With the bustle of the holidays already upon us and with an ever growing to-do list, it can be daunting to think about things like sustainability, let alone adding it to your list. But greening your holidays is easier than you think, and a whole lot more creative. Who doesn’t want to be more creative?
Have you ever thought of using an old map as wrapping paper? Or, making bows from clean potato chip bags? What about cradling fragile items for shipping in real (unbuttered) compostable popcorn instead of foam peanuts?
Did you know that in Canada the annual waste from gift-wrap and shopping bags equals about 545,000 tonnes? I sure didn’t. I was shocked at the amount of waste our beloved traditions produces.
It definitely got me thinking.
Making simple changes can make a big difference in terms of reducing waste, conserving energy, and even saving money. Cha-ching! If everyone in Canada wrapped just three gifts in reused paper or gift bags, it would save enough paper to cover 45,000 hockey rinks, not that we’d want to cover hockey rinks, but as Canadians who love hockey we know how big a rink is. That’s a lot of paper saved.
I always tackle things with a go-big or go-home attitude. Despite the best of intentions, with something as expansive as sustainability, I usually end up ‘going home’. So this year I’ve decided to make a few easy changes, and once these new behaviours become habit I’ll add to my inventory of eco-practices.
I love the idea of a live tree. But we already have an artificial tree, which we’ve had for about 8 years. I’m determined to wear it ragged before we dispose of it, and then we’ll choose the more eco-friendly live tree option. As well, I still have lots of wrapping paper in my supply closet, so for this year I’ll let it live up to its potential and intended purpose, but will save the Christmas cards and wrap we receive in a craft box for Meebs to use to make new cards or works of art. Who knows, the world’s next great masterpiece may be created from repurposed Christmas wrap.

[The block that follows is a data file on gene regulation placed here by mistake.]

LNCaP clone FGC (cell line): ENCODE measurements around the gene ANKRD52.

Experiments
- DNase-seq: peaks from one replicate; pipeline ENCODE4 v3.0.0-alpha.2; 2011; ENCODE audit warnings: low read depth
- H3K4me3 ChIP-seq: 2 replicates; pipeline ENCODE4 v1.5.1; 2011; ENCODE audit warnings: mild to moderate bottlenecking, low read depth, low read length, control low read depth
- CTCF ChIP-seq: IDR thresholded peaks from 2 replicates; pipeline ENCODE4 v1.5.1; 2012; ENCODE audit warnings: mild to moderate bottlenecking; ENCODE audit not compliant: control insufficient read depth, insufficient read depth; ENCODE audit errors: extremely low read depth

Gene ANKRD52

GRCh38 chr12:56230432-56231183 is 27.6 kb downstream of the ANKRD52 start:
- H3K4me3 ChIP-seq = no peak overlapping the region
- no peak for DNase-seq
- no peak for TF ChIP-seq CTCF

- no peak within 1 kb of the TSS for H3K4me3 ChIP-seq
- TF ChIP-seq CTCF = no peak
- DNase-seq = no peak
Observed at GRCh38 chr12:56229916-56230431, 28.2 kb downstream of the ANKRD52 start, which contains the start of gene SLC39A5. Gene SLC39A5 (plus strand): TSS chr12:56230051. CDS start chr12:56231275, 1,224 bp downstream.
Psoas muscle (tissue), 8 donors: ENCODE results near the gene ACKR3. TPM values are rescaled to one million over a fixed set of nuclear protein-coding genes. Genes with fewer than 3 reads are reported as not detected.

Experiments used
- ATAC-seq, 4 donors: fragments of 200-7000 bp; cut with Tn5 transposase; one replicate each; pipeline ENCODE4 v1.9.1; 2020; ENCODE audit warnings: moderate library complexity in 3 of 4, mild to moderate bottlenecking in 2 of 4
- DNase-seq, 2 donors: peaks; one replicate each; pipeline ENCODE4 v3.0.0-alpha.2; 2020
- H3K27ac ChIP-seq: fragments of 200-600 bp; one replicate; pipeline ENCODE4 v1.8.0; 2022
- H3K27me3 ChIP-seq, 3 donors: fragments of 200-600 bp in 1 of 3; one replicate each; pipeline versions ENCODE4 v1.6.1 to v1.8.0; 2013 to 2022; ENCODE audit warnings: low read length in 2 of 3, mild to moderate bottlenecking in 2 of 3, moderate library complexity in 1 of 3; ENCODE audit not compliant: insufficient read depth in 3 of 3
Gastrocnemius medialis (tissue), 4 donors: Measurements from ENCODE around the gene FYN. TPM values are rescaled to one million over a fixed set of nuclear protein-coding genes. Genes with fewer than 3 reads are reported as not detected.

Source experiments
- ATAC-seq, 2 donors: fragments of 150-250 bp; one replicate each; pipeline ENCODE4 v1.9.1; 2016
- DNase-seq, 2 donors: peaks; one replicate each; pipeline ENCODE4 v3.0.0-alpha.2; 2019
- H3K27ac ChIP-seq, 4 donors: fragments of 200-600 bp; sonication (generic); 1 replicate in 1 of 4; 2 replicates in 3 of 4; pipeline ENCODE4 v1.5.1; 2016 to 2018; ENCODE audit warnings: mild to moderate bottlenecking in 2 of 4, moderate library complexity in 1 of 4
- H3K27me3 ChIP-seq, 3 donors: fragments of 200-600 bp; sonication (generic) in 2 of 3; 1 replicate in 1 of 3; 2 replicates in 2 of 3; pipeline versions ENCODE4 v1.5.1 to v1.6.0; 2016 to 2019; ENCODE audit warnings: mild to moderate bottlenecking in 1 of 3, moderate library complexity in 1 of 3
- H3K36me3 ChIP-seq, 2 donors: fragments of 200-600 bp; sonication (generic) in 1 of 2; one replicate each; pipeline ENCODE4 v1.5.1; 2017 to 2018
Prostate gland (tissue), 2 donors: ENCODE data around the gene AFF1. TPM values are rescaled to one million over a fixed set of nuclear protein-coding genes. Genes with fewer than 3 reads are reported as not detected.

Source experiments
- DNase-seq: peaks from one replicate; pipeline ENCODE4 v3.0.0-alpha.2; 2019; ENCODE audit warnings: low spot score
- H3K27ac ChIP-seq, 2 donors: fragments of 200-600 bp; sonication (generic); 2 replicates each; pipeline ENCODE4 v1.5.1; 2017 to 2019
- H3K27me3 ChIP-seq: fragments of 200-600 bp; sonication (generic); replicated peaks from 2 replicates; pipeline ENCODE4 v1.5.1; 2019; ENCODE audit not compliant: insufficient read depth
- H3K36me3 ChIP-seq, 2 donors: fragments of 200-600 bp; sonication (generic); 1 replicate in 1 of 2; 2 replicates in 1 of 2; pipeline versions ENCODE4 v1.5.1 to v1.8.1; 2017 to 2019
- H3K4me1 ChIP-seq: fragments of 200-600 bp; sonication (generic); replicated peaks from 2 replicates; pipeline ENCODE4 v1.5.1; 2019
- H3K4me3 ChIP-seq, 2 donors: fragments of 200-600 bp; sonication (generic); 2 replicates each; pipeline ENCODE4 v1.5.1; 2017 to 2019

So, what am I doing this year? The main change I’m making is practicing awareness. Being very deliberate in the choices I make with regards to gift shopping, wrapping, and entertaining.
I won’t buy any new rolls of wrapping paper, ever. When I run out I’ll be using newsprint comics or things like new tea towels to wrap gifts, and I definitely want to try making ribbon from chip bags. Plus, it gives me a sustainable reason to eat chips!
I also won’t be writing or mailing Christmas cards this year. I’m taking cover even as I type this. I’m not trying to Scrooge my way out of the hand-cramping task; in general I dislike greeting cards, and I just feel it is one tradition that should be retired. Though the gesture may come from a genuine place, you might change your mind about sending them if you knew that Canadian’s exchange more than 2 billion Christmas cards each year, which works out to be hundreds of thousands of trees logged for a single-use, non essential purpose. And, according to a recent survey, most of them end up in the recycling bin immediately after they’re opened. Plus, that’s not even taking into consideration the greenhouses gas emissions produced to transport those cards, often by plane and then delivery truck.
This year the Meebs’ are creating a Christmas Greetings video. For those without an internet connection, which are very few, I’ll call on Christmas morning. Stay tuned for our upcoming jingly greetings.
The actions I’m choosing to focus on this year involve minimizing holiday waste generation by moving beyond recycling to reuse and reduce. But this doesn’t mean losing out on the spirit of Christmas and the Holidays. If anything my family, friends and I will feel better knowing we’re helping to protect the Earth. At first they may think I’m kooky (what else is new?), but after a while they will understand, even admire, and maybe join my commitment to making ours a greener Christmas.
So please join the Meebs clan this year and make a new family tradition to enjoy a low-waste, climate-friendly Christmas. Let’s create memories, not garbage!
Click here for more ideas on ways to green your Christmas. Because it’s a comprehensive list, there’s sure to be one or two ideas you can use without much effort.